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Blackface traditions controversy

  1. Nov 16, 2014 #1

    Monique

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    I am wondering what people's opinion is about traditions that include blackface. There is a large discussion going on in the Netherlands whether Black Pete should change. Actually, it is not a discussion. The situation is that the majority of the country is furious that there is a group of people who say that Black Pete is a racial caricature and that the tradition needs to change.

    Who is Black Pete? It is the helper of Saint Nicholas. There are hundreds of Black Petes and their role is to be playful, athletic, acrobatic, clumsy, not too bright, a child's friend. They hand out candy and they are the ones delivering presents through the chimney. Below is the character, black face, red lips, a wig with black curly hair. Used to wear creole earrings and speak with a foreign accent.

    The majority of the country says it is not a racial caricature, the character looks like this because of going through the chimney. Uhhuh.

    It's upsetting how close-minded people are, with many of my friends not wanting to see that there is something wrong with the image. In fact, 22 have signed a petition that the tradition cannot change. Only 3 have signed the counter petition that asserts the figure is a racial caricature (one of whom is not Dutch).

    It's cognitive dissonance, they love the character and have an inability to see anything wrong with it. How have the US handled blackface traditions? I think there is no law against it, but it is frowned upon? How did it disappear from society?

    Are people right when saying "it's our tradition and we mean no harm by it, you're overreacting"? The discussion is polarizing, with 90 arrests made during the parade. I don't see people coming closer, but rather becoming more extreme in their views and standing more strongly to their opinion. What is needed for change? Does there need to be change?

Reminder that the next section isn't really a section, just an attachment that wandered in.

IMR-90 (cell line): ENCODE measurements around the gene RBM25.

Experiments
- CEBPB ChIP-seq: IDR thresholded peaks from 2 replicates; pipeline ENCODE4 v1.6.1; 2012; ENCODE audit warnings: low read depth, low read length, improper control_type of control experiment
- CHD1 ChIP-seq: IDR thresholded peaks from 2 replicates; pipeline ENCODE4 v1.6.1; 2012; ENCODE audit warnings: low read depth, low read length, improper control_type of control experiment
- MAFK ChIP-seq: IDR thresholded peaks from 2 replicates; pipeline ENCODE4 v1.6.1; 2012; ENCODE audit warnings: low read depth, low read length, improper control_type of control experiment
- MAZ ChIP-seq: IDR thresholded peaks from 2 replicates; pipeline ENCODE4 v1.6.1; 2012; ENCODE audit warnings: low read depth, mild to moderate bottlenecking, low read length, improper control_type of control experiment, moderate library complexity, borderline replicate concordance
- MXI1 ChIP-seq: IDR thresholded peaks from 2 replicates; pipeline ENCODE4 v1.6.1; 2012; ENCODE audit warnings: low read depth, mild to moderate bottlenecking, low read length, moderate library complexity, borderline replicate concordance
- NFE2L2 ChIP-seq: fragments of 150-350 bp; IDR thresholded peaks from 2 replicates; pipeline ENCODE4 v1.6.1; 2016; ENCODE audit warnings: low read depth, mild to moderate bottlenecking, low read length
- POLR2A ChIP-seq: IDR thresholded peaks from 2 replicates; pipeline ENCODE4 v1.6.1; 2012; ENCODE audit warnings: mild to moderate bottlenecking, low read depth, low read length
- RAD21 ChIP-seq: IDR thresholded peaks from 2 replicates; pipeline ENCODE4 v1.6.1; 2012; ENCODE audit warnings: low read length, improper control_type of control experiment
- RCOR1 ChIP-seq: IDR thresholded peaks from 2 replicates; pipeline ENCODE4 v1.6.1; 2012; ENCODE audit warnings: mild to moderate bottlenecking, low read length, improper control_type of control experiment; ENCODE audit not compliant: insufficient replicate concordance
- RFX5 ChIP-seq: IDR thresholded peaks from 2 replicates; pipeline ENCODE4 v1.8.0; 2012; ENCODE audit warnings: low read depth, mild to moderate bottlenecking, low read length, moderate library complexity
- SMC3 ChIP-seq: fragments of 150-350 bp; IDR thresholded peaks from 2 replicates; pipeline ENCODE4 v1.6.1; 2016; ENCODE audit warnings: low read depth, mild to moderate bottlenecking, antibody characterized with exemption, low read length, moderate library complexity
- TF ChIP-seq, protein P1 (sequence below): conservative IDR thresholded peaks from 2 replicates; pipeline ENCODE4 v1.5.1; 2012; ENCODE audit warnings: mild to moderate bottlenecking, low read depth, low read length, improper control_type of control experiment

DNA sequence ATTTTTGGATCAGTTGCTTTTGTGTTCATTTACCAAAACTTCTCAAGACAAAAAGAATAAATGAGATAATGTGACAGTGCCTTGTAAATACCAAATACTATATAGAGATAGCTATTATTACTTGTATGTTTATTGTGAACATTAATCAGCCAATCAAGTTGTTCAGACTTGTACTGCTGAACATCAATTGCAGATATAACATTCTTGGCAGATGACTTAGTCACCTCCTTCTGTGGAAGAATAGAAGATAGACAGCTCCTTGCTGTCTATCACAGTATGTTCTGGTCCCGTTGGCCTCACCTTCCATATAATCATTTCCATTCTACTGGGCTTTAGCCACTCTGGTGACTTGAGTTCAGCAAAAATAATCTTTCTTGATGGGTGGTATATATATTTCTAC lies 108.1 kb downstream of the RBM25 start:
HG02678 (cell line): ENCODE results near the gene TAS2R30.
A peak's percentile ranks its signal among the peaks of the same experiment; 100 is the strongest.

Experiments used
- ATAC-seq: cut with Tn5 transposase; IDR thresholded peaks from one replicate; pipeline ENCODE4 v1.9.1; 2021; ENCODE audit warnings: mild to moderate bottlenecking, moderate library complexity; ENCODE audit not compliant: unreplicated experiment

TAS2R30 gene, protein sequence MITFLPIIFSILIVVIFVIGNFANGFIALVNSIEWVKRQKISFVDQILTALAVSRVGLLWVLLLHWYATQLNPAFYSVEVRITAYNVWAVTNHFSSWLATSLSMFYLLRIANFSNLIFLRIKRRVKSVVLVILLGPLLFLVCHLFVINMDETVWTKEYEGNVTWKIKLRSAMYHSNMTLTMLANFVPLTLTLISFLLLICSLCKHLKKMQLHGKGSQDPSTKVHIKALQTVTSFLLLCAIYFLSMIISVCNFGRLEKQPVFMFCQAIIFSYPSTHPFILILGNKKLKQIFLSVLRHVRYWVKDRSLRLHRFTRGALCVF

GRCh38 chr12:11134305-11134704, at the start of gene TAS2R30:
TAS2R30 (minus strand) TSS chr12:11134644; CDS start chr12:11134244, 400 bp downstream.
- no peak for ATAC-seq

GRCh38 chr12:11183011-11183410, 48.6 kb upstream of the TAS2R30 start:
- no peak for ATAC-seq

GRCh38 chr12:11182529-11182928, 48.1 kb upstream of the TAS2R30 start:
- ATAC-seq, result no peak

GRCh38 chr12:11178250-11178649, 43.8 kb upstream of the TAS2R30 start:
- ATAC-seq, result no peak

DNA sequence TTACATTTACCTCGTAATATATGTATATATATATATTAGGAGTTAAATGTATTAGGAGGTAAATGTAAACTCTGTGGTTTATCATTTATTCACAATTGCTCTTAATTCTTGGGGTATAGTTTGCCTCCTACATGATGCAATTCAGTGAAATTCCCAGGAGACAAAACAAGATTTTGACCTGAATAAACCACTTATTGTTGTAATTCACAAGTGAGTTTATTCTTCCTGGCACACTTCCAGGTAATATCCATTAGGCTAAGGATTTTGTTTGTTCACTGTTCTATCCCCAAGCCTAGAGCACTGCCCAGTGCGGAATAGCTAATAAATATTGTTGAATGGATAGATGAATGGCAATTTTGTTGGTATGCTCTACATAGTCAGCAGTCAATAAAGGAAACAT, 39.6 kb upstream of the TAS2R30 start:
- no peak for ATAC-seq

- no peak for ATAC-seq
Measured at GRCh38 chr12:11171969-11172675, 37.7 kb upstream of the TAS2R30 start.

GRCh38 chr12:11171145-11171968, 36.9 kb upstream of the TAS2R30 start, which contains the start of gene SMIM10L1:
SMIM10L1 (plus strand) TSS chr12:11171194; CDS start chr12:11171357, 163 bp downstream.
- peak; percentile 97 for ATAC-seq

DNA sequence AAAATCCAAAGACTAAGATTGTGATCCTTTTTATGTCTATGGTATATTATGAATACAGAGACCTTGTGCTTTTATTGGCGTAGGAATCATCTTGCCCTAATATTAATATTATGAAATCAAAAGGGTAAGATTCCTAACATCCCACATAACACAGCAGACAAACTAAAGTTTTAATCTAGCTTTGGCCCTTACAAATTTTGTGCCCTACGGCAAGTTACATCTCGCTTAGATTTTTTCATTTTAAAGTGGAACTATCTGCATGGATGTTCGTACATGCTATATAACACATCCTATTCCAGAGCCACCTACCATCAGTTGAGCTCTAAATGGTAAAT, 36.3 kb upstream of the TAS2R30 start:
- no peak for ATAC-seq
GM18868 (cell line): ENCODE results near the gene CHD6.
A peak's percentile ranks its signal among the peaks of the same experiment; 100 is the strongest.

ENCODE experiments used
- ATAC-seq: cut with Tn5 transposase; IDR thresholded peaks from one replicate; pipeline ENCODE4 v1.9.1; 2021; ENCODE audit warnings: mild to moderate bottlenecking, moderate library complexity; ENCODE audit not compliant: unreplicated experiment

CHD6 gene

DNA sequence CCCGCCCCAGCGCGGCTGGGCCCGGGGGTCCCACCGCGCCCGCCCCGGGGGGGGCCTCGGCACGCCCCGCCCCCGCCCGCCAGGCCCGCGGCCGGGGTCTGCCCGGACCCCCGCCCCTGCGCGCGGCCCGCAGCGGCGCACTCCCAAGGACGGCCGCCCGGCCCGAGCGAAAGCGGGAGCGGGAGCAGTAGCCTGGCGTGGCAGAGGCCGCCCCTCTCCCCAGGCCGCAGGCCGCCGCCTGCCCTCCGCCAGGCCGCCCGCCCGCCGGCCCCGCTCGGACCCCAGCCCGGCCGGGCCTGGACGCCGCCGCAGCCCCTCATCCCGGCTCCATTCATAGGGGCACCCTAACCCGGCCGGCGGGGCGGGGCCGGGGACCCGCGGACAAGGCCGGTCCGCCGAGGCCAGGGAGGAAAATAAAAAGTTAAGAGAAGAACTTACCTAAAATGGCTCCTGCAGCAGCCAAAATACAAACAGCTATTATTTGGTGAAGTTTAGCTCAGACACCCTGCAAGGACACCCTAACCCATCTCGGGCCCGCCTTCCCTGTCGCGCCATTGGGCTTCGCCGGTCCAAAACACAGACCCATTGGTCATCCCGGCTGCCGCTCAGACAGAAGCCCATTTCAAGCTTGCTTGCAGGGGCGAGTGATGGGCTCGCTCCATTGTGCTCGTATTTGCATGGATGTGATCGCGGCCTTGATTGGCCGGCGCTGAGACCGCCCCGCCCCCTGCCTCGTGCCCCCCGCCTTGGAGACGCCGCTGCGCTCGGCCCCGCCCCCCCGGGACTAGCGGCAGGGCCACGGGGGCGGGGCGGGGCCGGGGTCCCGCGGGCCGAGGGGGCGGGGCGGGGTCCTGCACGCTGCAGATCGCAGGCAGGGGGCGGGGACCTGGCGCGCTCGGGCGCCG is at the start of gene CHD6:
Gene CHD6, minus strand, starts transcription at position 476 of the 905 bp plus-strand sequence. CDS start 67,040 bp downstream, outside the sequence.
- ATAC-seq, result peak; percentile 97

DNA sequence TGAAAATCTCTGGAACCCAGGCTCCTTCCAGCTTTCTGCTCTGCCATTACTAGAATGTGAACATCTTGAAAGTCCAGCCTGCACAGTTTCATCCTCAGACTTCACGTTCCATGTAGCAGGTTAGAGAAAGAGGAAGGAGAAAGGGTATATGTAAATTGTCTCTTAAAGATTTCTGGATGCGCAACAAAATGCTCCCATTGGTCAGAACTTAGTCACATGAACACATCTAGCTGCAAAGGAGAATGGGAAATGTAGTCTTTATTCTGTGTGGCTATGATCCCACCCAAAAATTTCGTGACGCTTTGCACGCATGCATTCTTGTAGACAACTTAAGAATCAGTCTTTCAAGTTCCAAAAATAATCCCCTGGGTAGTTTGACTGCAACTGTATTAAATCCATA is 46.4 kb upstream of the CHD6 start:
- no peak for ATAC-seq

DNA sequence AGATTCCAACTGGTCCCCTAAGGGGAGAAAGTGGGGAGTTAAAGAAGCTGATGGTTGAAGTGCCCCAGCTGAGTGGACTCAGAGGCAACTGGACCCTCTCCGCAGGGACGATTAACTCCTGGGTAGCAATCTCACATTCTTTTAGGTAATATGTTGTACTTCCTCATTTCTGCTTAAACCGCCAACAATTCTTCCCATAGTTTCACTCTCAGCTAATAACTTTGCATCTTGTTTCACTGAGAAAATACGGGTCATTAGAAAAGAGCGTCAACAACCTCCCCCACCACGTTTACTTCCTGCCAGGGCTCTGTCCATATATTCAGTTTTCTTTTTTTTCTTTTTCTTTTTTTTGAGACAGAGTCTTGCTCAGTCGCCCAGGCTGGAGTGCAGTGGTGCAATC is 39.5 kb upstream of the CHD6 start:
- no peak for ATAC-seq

blackpete.jpg
    "Black Pete is welcome here"
     
  2. jcsd
  3. Nov 16, 2014 #2

    Doug Huffman

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    We cannot fix what we cannot speak, and hypersensitive political correctness stifles discussion.

    I lived in the American South as an adult for thirty years and found a better balance of race relations there than in the progressive North. I was reared in a California multi-cultural community and learned to appreciate the interfaces, the churches, restaurants, neighbors, buisnesses, et cetera. There were no Africans in that community.
     
  4. Nov 16, 2014 #3

    russ_watters

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    I have some opinions on the issue, but first could you explain what, exactly, you see that is wrong with it?
     
  5. Nov 16, 2014 #4

    Bystander

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    If what I've highlighted is a commonly attributed characteristic within the tradition (equivalent to hillbilly dental health in the U.S., for instance), I can see the offense some might take even were the character(s) it(them)selves derived from Xmas traditions that preceded the slave trade. If the tradition is older than the slave trade, and some people embrace it in all innocence of any attempt to offend, it's an unfortunate situation. Same conflicts arise regarding lawyer, dumb blonde, Texas Aggie, and other "ethnic" jokes --- what is humor, and what is "insensitive?"
     
  6. Nov 16, 2014 #5
    It's pretty clearly a racist caricature. But please, cite scientific sources supporting this and explain in detail why it's bad so I can tell you that it isn't because someone somewhere else has real problems.
     
  7. Nov 17, 2014 #6

    Monique

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    I'll respond later (to others as well), but can you point me to a place where I can get the scientific resources to investigate this subject?
     
  8. Nov 17, 2014 #7